I'm going to share with you my understanding on this as I was told by a few people who are more in the know concerning x-ray fluorescent spectroscopy, I am not a scientist and honestly, I do not think anyone on this forum can truly say that they understand it's nuances. What I do know is what Tyler(wildcat123) correctly mentioned earlier, for the spectroscopy to work, It needs a certain amount of data(known originals) to use as comparisons. What that number is, is unknown to me but, I believe it requires hundreds of comparatives. The more comparatives, the finer the data. While 99.9% sounds great, I think you'll see that it's a an incorrect yet visionary number.
It's my understanding that this process worked very well on aged decals, such as those found on Third Reich helmets. All decals were manufactured in similar plants under similar conditions and applied to the helmets in the same fashion by the manufactures. This meant that there were more comparatives for these than there is for U.S. helmets. Now, the jury is still out concerning the TR decals and many folks who are much more in the know in the TR helmet world will tell you that this is not working well and has only limited merit.
The problem arose, again from my understanding, that spectroscopy does not work well when it came to paint. There just simply weren't enough comparatives. This was based on multiple formulations of paints made during WWII by both the Allies and Axis alike. Each company & each batch of paint had different levels of pigments, binders, bases, lead, solvent etc. Add to that, the enviroment in which the paint was made, stored, and/or used, played into the way the paint ultimately looked(chemically and visually) once it was applied and dried.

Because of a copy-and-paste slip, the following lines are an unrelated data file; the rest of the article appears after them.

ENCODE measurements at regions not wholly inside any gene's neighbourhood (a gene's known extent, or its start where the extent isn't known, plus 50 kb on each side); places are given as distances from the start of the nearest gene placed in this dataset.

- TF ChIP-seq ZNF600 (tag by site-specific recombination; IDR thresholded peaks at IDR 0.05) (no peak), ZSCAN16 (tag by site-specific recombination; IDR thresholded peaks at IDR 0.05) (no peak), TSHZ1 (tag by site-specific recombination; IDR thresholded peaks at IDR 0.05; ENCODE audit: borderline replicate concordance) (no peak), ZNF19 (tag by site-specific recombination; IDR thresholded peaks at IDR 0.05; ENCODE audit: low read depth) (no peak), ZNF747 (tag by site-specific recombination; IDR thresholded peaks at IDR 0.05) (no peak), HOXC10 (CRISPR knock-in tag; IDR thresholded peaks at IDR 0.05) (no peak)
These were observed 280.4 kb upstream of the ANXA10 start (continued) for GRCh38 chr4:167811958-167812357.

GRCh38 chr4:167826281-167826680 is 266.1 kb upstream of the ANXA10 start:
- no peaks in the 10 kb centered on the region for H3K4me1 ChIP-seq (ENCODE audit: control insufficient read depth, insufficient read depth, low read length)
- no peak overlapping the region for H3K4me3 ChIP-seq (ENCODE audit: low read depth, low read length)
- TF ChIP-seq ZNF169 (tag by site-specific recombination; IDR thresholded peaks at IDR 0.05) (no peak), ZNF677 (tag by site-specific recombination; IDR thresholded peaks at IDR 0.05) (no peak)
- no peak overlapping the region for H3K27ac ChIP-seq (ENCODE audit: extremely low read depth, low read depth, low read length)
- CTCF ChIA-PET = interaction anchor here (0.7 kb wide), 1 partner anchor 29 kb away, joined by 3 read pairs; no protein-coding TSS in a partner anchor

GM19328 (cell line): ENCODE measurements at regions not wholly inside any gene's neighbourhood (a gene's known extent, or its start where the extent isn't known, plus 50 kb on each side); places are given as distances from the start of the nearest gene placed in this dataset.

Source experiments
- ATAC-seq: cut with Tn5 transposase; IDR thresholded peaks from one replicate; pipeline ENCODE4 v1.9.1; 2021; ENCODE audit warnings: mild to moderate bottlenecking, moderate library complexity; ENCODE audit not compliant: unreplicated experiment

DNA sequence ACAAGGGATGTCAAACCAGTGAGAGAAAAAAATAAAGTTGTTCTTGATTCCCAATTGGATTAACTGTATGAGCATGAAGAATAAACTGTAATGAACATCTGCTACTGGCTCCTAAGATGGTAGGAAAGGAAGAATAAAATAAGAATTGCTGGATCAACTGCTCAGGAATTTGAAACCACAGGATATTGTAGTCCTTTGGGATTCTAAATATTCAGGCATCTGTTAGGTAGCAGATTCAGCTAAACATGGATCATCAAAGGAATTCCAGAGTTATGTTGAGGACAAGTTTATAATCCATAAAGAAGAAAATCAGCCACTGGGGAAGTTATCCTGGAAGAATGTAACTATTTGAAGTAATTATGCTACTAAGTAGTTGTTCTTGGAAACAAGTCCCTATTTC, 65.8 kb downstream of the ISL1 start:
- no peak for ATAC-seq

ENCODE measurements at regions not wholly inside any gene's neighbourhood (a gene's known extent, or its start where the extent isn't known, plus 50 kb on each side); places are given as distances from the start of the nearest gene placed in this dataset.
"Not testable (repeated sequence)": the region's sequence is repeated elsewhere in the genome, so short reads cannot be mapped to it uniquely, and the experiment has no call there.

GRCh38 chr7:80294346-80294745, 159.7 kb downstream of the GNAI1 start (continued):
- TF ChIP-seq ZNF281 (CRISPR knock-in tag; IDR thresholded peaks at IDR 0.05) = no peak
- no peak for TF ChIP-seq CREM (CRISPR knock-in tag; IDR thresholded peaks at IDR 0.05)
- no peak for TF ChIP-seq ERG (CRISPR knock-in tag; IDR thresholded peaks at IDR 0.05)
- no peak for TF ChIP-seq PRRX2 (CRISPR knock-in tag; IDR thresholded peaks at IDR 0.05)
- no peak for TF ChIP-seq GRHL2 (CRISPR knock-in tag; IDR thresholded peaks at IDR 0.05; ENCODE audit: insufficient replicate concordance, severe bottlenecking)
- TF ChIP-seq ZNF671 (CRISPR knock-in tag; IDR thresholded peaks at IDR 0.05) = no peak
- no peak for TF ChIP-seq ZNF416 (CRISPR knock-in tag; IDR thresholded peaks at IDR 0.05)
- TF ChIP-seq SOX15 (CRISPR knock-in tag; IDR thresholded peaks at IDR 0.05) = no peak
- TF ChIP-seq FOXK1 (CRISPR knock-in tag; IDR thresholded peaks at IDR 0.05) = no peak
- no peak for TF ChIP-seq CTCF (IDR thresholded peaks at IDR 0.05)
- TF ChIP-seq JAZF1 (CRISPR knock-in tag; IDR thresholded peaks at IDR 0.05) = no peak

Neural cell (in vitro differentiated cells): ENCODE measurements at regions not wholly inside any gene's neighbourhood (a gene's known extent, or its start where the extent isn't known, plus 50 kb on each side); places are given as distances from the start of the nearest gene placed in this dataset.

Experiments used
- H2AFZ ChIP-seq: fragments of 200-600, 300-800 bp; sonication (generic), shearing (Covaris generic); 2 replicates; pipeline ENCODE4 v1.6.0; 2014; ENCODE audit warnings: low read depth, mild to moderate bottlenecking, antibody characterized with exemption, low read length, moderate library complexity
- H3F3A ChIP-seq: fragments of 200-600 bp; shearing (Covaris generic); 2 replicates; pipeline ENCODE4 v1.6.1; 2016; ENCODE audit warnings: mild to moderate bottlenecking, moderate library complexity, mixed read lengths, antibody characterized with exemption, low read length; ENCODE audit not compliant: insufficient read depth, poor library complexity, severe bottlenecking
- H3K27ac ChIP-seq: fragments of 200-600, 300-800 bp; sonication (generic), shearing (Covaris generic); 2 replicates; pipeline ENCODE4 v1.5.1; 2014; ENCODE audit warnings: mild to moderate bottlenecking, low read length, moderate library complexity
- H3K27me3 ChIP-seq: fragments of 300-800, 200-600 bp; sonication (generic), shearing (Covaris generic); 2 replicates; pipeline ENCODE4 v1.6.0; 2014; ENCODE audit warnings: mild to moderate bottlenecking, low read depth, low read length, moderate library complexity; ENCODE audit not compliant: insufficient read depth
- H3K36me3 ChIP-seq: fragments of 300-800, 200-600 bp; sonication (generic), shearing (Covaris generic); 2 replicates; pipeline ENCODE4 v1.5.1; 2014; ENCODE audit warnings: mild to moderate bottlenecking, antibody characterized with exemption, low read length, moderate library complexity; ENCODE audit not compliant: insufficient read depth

Example: A 506th A/B trooper paints a spade on his helmet using white paint supplied by a U.S. manufacturer. On the other side of the camp, another trooper is painting his spade on his helmet using white paint supplied by a British manufacturer.
Both helmets look exactly the same on June 6th, 1944, they have identical white spades. However, chemically, these two spades are completely different. They have: two different manufacturers, two different formulas, two different paint binders, two different pigment combinations, two different levels of lead contents, etc. BUT... they look exactly the same.
Fast forward to today: Which one of the two would you use for the legit comparative? Now multiply that one comparative by thousands of possibilities and the spectroscopy technique concerning paint... especially paint on paint, over steel helmets, done in the field, under various conditions, using multiple types of paint and formulas, could become highly controversial. Which is exactly what happened.
Again, let me state that I am limited in my knowledge concerning X-Ray Spectroscopy but, I do know paints, having worked in the automotive paint industry for a great many years. The debate concerning formulations is a very legitimate argument thus, I think spectroscopy, as a collectors tool, is open to error.